Los Angeles Kings captain and postseason scoring co-pilot Dustin Brown was goal-less through the first five games of the Stanley Cup Finals. Their power play was hit-and-miss from night to night.
One way for both of those players to wake up would have been for the opposing New Jersey Devils, or at least one individual member of those Devils, to let them.
Fourth-liner Steve Bernier did just that in the tone-setting phases of Game 6, when he recklessly hit Kings’ blueliner Rob Scuderi from behind. And head coach Peter DeBoer did less than he could have to help repress the invigorated Kings once they began to capitalize.
If that play is to be recounted in one of those less-than-subtle commentary cartoons, Scuderi’s caricature will have to trade in his L.A. attire for a uniform that reads “New Jersey Devils’ Comeback Bid.”
That was what Bernier really threw away when he threw his opponent into the corner of the attacking zone and a team-wide loss of composure complicated the effort to recover their chances.
As much as the Devils drained themselves with additional penalties, such as Bryce Salvador’s high-sticking double-minor in the middle frame, Bernier’s was the most egregious in nature. And it was the most influential on the game, a 6-1 loss that cost New Jersey the Cup and was essentially over before Petr Sykora was done serving the penalty.
At the time of the hit, there were 10 minutes and 10 seconds gone in a scoreless contest with the shots on net favoring the Kings at 5-3.
Within 53 seconds of Bernier’s infraction, which warranted an ejection and five-minute penalty, the shots on net were 8-3 and the shots in net were 1-0, both favoring Los Angeles. Brown had stimulated the Staples Center with the icebreaker.
Another 102 seconds of uninterrupted power-play time, another shot on Martin Brodeur and another power-play goal.
Only nine ticks remained on the all-you-can-score buffet when Trevor Lewis tucked home Dwight King’s rebound, swelling the shooting gallery to 8-4 and the goal differential to 3-0.
By then, the game was one-quarter finished and the Kings had just opportunistically increased their 2012 postseason power-play output by a quarter.
They came into Monday night’s action with nine conversions on 85 chances. Through Bernier’s five-minute sentence alone, they modified that to 12 conversions on 90 man-up segments.
Just one L.A. power-play strike was enough to raise the volume on the ominous octaves for Devils rooters. The team scoring first was already 5-0 in the series entering Game 6 and the Devils, having morphed a 3-0 series deficit to 3-2, were in a prime position to fertilize a seed of doubt for their adversaries.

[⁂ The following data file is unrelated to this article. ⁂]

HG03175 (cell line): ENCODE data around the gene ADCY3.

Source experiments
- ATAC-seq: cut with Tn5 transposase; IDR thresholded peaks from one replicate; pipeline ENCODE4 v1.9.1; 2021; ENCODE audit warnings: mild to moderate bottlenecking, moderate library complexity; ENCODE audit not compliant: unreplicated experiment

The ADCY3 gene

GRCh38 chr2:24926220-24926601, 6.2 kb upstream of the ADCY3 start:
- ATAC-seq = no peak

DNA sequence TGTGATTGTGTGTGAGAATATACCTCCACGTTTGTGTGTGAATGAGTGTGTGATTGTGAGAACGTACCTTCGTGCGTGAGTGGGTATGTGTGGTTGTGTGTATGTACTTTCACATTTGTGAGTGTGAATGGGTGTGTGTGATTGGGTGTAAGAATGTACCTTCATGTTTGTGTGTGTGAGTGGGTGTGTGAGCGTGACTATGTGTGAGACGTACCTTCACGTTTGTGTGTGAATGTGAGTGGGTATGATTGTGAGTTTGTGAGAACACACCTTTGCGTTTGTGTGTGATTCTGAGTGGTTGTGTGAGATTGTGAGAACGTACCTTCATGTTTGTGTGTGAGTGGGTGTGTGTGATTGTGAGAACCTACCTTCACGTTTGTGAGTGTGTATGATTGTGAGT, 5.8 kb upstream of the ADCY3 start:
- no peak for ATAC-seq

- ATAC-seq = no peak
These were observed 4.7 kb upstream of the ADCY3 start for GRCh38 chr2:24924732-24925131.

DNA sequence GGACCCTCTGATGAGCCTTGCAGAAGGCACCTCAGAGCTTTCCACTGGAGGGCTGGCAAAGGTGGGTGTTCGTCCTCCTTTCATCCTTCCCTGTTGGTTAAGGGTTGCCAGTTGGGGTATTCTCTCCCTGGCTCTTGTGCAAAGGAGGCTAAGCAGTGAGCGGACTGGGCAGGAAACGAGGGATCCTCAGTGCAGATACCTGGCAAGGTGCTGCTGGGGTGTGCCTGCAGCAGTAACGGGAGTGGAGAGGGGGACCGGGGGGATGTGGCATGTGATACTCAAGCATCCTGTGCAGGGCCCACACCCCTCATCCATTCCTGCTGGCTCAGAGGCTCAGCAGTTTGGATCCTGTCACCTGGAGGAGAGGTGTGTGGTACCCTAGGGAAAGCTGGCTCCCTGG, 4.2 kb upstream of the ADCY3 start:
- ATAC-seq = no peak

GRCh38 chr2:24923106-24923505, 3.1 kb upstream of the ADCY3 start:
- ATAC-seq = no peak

Bernier’s act of imprudence did just the opposite, though there was still abundant time to keep the damage to a negligible level. But DeBoer did not handle the situation to the best of capability.
Only 13 seconds before Bernier belted Scuderi, physical Kings forward Jarret Stoll caught Bernier’s linemate, Stephen Gionta, from behind along the wall between the benches. Although that might have warranted a minor boarding penalty that never arrived, it was nowhere near the level of Bernier’s hit simply due to the difference in location.
Gionta’s upper body and head made contact with air. Scuderi’s face made contact with glass.
True enough, had Stoll been penalized, Bernier would not have been in a position to throw his illicit hit. Instead, the only citation went against the Devils.
But in that unlucky situation, any responsible, levelheaded coach would tell his players to brush it off and play on, for it is beyond their control.
Bernier’s hit may not have been charged by the lack of a penalty on Stoll, but he still plainly deserved his penalty and his teammates deserved the ensuing adversity. But they could have had a little less of it if DeBoer and his staffers had not vented any ire on the officiating crew, even if there was a miscarriage of justice.
Approaching the halfway mark of a scoreless first period, the Devils still had a chance to expand upon the comeback vibes they had started last Wednesday. They squandered that chance when Bernier put them on the penalty kill and the rest of the team lost its focus.
Their chance to rerun their resiliency slipped further away when DeBoer deferred his timeout after the Kings’ second and third goal on their all-you-can-score buffet. Either one of those would have been the most opportune time to slow down the yet again reversed wave of momentum.
Instead, by night’s end, New Jersey had incurred 47 penalty minutes, including three misconducts, and six opposing goals. It was the product of DeBoer’s loss of self control trickling down to his pupils and feeding a vicious cycle.
This is not to say the first-year coach should be put on the hot seat, much less lose his job over this untimely meltdown. But it will make for a mortifying learning experience for every occupant of the Devils’ dressing room who returns next season.
And the personal consequences for Bernier must likewise carry over. Just as he did with Phoenix forward Raffi Torres’ 25-game ban for his hit on Marian Hossa, disciplinarian Brendan Shanahan should suspend Bernier for the whole preseason and at least the first one or two regular-season games of 2012-13.
Players and coaches alike talk incessantly about treating higher-stakes contests like any other game. Monday’s on-ice officials, albeit with the same human shortcomings as usual, rightly took the same approach and so too must Shanahan.
For the Devils, the vinegar will linger regardless. They and their faithful will be left to wonder what might have been if not for the Bernier penalty and DeBoer, more than anybody, will have a learning experience to build upon.